By my count, there are 26 members of the "Julian Assange Support Group" other than George Christensen himself, including 14 other members of the House of Representatives.
Yet, I learnt yesterday, on Wendesday, that George Christensen's Illegal Detention of Australian Journalists (Free Julian Assange) Bill 2021,  about which I had posted an article was dropped on Tuesday 29 November because no other member of the House of Representatives, not even one 14 other members of Julian Assange Support Group would second George Christensen's motion!
Those 14 other House of Representatives members of the Julian Assange Support Group are Andrew Wilkie (Independent), Adam Bandt (Greens), Steve Georganos (Labor), Dr Helen Haines (Independent), Julian Hill (Labor), Barnaby Joyce (Nationals and Deputy Prime Minister), Peter Khalil (Nationals), Rebekha Sharkie (Centre), Ms Susan Templeman (Labor), Ms Maria Vamvakinou (Labor), Josh Wilson (Labor) and Tony Zappia (Labor).
For many years the Australian Government and Labor Opposition had colluded to prevent any substantial debate, on the floor of our the Australian Parliament, about the plight of Australia's most famous and most revered citizen, Julian Assange. At least two previous attempts to put the case for Julian Assange to the floor of our Parliament had been prevented by the arcane rules by which private Member's Motions (PMMs) can be put to Parliament.
The most recent attempt was Julian Hill's PMM which he foreshadowed on 21 June. As it was never put, it was evidiently blocked by the Selection Committee.
Notwithstanding all of this, Queensland Nationals MP George Christensen apparerently is able to put motions to the House of Representatives without them first having to be approved by the Parliamentary Selection Committee. That is what he attempted to do on 29 November according to this Hansard document.
At long last, after the Australian Government had, for 9 year and 7 months, since Julian Assange was first forced to seek asylum in the London Ecuadorian Embassy, failed in its basic duty of care towards him, and since he had been held in solitary confinement for 23 hours per day at Belmarsh Prison since 11 April 2019, Julian Assange was finally going to be properly debated on the floor of the Australian Parliament and Britain, Sweden and the Australian government itself were going to be held to account in that chamber.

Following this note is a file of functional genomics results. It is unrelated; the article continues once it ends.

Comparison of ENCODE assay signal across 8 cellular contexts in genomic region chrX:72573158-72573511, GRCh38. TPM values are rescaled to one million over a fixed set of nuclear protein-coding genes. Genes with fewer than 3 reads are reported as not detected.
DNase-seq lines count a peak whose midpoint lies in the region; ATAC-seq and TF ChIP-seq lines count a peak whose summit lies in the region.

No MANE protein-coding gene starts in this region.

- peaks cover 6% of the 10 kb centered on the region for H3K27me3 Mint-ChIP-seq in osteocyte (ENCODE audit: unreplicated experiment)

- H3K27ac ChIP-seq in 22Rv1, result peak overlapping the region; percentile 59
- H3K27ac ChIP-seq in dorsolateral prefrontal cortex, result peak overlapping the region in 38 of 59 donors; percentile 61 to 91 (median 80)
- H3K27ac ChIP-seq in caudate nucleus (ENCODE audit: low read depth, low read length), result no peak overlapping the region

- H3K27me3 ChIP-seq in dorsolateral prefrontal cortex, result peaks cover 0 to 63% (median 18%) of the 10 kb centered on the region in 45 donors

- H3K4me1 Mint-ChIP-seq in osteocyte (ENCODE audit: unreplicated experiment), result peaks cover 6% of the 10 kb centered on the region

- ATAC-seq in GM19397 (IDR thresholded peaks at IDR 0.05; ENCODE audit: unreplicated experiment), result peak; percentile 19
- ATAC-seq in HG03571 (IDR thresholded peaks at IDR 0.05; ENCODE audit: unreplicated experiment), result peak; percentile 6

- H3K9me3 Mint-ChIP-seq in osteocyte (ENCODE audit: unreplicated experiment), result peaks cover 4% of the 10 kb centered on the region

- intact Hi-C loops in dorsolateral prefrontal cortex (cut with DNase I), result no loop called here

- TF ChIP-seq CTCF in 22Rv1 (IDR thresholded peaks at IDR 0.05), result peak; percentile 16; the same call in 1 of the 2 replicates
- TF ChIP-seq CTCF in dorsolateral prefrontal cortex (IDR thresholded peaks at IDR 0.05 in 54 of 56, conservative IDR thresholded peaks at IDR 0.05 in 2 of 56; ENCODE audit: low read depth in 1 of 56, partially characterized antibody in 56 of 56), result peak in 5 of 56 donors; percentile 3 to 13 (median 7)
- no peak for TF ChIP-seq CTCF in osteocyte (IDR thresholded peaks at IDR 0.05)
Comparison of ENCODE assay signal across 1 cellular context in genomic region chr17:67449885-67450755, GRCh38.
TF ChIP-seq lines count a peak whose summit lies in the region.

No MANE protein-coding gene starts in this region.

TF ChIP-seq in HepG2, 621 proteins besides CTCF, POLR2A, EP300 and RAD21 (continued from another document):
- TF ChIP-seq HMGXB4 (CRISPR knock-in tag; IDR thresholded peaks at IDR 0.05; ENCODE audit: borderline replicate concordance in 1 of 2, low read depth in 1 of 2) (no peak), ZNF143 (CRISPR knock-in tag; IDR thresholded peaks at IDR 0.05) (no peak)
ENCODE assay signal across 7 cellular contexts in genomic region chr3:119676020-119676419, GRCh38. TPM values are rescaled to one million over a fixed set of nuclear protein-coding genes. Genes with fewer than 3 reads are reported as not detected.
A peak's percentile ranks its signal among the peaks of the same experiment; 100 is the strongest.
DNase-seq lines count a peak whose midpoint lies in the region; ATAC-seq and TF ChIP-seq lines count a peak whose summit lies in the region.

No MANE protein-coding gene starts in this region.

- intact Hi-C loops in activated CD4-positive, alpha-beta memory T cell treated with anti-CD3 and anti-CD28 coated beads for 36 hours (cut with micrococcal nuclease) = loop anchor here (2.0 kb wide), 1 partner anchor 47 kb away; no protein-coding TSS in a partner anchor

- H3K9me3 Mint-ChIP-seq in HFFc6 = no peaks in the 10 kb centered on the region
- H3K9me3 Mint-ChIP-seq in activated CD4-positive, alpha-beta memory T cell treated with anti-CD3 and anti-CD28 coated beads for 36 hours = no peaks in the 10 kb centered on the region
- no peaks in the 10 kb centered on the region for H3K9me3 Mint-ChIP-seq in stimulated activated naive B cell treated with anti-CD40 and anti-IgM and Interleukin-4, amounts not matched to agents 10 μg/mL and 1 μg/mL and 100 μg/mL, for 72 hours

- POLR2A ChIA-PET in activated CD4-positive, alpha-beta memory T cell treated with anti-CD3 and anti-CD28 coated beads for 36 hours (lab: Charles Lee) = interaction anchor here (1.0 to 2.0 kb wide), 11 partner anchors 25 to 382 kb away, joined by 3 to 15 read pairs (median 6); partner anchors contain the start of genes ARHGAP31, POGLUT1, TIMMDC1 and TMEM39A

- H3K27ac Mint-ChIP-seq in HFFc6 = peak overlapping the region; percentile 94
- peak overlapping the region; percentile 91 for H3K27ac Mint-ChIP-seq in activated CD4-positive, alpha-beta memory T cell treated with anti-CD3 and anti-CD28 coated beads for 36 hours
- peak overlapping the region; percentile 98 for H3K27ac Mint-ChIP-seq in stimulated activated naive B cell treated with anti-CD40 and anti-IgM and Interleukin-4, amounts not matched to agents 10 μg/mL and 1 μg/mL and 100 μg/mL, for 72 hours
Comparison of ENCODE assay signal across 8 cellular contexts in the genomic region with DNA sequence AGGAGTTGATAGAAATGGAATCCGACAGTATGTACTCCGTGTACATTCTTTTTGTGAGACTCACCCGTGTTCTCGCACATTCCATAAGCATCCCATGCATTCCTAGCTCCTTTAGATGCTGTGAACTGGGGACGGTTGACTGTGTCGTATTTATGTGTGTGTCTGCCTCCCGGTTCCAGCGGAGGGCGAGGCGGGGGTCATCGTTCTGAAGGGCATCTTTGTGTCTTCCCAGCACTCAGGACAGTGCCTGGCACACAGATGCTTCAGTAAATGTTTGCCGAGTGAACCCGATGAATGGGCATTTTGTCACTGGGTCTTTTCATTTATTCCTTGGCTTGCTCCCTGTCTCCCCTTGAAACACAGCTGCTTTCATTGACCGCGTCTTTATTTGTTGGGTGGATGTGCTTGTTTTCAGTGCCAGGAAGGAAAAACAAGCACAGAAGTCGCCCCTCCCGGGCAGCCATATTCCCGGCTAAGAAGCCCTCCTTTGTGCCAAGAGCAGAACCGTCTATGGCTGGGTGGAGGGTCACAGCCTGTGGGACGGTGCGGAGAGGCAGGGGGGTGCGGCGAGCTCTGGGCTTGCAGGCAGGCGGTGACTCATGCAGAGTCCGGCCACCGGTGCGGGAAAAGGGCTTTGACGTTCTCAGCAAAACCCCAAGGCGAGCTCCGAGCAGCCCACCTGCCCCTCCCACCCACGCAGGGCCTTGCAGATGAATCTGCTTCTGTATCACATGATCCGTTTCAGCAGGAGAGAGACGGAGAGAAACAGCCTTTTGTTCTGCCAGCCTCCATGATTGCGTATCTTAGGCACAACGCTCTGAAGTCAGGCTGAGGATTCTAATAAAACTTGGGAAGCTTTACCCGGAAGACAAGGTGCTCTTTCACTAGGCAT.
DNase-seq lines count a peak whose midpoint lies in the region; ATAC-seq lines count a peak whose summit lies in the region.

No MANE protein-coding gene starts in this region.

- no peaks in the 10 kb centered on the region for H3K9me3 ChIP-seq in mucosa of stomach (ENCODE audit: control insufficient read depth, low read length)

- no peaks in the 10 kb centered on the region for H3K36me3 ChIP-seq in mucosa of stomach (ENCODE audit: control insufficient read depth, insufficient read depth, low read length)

However, after not one of the other 14 members of the Julian Assange Support Group seconded George Christensen's bill, it was dropped!
Of the Illegal Detention of Australian Journalists (Free Julian Assange) Bill 2021, all that is written in Hansard, other than the bill itself, is:
Progress of bill
So, once more, as Julian Assange could face extradition to the United States, when the UK Supreme Court hands down its ruling tomorrow on 3 December or could, instead, find his 23 hours per day solitary confinement continuing for many more months as whatever decision is handed downis appealed, the Australian government may be allowed to continue its betrayal of Julian Assange at little cost to itself.
It now seems that we cannot hope to give effective support to Julian Assange from here in Australia until we build a mass grass-roots movement that will aim remove from office all those wo have betrayed Julian Assange. They now, apparently, including many of those whom I had thought supported Julian Assange.
 I had posted an article George Christensen to put to Parliament bill to make the Australian Government act to Free Julian Assange (29/11/21) about George Christensen's tabled motion almost two days ago now - ironically, at about the time that that bill was being dropped for a lack of a seconder.
 I was unable to find "House Standing Order 116(a)." All I could find was House Standing Order 116 116 - Consideration in committee:
In committee of the whole the preamble shall stand postponed without question put, and the clauses shall be read in their order separately by the chairman, and on each clause the question shall be put by the chairman, that the clause stand as printed. The words of enactment at the head of the bill shall not be put to the committee.
I fail to see how this is relevant.